The Opportunity: Identify high potential employees who have not had significant opportunities to assess the organization from a big picture perspective. Engage them to review the proposed projects and make a decision on prioritization and recommendations for an initial scope of work.
The Learning: By involving the employees in this way, they develop muscles in strategic thinking. This positions them to take on additional leadership as opportunities for organizational design arise.
Talent Development Strategy #2
The Challenge: Identifying skilled volunteers for a pro bono project
The Opportunity: Whether hiring an employee or identifying the right skilled volunteer, the same assessment of skills, fit, and interest is required. This piece of the project can develop the hiring muscle of a new Executive Director, a recently promoted leader, or even a junior staff member who has not hired previously.
The Learning: Staff learn to evaluate individuals with skill sets that differ from their own, they have the opportunity to consider culture fit in a potentially lower stakes setting, and they develop the “gut knowledge” critical in the hiring process.
Talent Development Strategy #3
The Challenge: Managing a pro bono project through to completion.
The Opportunity: Nonprofit executives juggle a dozen balls on a daily basis. They need to prioritize not only the immediate and oftentimes critical demands of their organization, but the infrastructure to ensure increased effectiveness. The oversite of a pro bono project can offer much needed learnings in prioritization, time management, and relationship management.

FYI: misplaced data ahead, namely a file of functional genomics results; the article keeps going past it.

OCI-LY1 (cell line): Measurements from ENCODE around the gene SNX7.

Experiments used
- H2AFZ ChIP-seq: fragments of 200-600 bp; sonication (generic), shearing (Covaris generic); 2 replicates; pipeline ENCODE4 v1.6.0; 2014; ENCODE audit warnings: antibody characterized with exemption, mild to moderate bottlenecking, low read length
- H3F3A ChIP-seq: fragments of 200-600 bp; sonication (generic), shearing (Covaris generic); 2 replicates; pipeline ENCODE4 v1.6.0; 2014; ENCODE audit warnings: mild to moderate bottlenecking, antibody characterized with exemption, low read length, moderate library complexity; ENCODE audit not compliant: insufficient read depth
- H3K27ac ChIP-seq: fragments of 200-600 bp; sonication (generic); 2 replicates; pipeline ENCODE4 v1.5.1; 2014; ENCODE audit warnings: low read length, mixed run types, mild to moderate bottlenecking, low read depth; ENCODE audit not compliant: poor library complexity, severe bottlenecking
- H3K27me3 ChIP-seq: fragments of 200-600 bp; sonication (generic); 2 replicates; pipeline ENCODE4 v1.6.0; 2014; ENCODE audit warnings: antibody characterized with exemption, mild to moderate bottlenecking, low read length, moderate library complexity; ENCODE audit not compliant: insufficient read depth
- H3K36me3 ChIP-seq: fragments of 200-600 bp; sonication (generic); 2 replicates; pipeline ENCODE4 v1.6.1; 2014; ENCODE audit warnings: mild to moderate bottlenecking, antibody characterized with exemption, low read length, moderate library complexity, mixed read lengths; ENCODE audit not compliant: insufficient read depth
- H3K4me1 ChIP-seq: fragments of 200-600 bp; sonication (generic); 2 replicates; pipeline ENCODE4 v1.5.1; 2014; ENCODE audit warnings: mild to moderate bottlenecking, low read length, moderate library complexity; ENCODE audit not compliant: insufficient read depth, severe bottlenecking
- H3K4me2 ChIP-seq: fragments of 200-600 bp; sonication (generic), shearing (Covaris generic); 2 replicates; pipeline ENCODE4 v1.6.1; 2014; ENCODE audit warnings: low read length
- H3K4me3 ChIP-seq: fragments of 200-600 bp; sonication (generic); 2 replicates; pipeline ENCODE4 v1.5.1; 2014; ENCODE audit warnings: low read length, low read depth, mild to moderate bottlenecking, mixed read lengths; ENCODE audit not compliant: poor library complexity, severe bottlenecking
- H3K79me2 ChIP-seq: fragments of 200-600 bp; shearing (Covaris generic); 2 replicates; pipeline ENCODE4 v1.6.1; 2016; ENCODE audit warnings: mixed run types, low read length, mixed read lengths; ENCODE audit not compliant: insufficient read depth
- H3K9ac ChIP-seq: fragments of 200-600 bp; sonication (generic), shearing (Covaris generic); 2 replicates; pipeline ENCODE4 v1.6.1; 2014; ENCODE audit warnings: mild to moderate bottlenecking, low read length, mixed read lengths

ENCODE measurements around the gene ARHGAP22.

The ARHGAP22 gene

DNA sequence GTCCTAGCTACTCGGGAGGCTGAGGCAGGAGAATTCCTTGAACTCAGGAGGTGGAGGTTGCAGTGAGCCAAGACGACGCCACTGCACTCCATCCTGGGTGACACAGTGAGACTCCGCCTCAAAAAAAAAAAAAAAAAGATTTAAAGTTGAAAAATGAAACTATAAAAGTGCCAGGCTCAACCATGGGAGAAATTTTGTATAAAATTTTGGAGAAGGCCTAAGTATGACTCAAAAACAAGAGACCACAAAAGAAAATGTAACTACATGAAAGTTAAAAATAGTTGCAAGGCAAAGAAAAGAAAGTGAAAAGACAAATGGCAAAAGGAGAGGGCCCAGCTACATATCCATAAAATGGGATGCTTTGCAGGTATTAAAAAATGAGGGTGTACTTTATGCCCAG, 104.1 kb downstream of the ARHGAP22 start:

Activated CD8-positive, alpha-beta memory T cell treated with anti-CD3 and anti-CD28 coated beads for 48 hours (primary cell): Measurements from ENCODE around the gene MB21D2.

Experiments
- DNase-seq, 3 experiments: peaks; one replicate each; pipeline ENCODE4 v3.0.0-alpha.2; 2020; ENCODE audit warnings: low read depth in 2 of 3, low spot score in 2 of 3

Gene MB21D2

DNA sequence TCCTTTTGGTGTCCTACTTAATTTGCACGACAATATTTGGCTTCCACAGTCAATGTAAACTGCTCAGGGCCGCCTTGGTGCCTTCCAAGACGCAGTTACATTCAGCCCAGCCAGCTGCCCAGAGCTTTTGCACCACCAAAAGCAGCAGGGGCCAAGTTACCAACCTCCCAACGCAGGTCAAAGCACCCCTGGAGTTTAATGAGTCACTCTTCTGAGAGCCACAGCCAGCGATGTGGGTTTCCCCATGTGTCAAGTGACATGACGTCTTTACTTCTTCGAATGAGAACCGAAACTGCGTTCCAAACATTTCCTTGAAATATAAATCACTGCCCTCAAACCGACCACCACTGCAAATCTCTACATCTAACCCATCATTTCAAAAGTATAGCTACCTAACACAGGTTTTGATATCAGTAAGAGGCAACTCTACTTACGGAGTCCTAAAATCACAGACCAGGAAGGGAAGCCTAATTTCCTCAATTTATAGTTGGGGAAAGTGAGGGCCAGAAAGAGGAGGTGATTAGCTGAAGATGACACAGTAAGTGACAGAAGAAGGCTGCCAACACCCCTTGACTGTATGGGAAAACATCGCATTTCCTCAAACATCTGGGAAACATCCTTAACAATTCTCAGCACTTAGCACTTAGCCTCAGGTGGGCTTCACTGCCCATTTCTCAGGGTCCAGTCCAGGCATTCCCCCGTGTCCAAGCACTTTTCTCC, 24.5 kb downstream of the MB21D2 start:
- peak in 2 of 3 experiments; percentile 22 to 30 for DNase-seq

The Learning: Staff learn to keep employees and skilled volunteers with different levels of seniority and knowledge informed and engaged in the project. In addition, new leaders develop knowledge in balancing short-term needs with long-term strategy.
Talent Development Strategy #4
The Challenge: Understanding and implementing the new resources developed as part of a pro bono project.
The Opportunity:Learning something new and then putting it into action is both the best way to ensure a new skill sticks and one of the hardest things to happen as an adult learner. A staff member can be responsible for the implementation of a new resource and for the evaluation of its successes and challenges.
The Learning: Staff have the opportunity to learn new skills such as database or website management, a 360 review process, or the creation of a financial model for a new program. These on the job learnings give employees new skills while strengthening an organization’s infrastructure. Staff responsible for assessing project successes and challenges begin to develop evaluative knowledge and a bigger understanding of the opportunities for programmatic growth within the overall organization.
A toolkit for the future
The ideas and concepts of building a “diverse pipeline of talent” for the nonprofit sector has become a rallying cry among the most powerful philanthropic and nonprofit stalwarts and their mostly white, mainly male leadership. The strategies being implemented however represent what did—or more accurately didn’t—work in the creation of the pipeline the sector is seeing today. We can’t just consider how the pipeline might look differently; we must also look at the strategies that develop the pipeline. Skilled volunteering is one tool in what will hopefully be an entirely new toolkit for what leadership development looks and feels like for the nonprofit.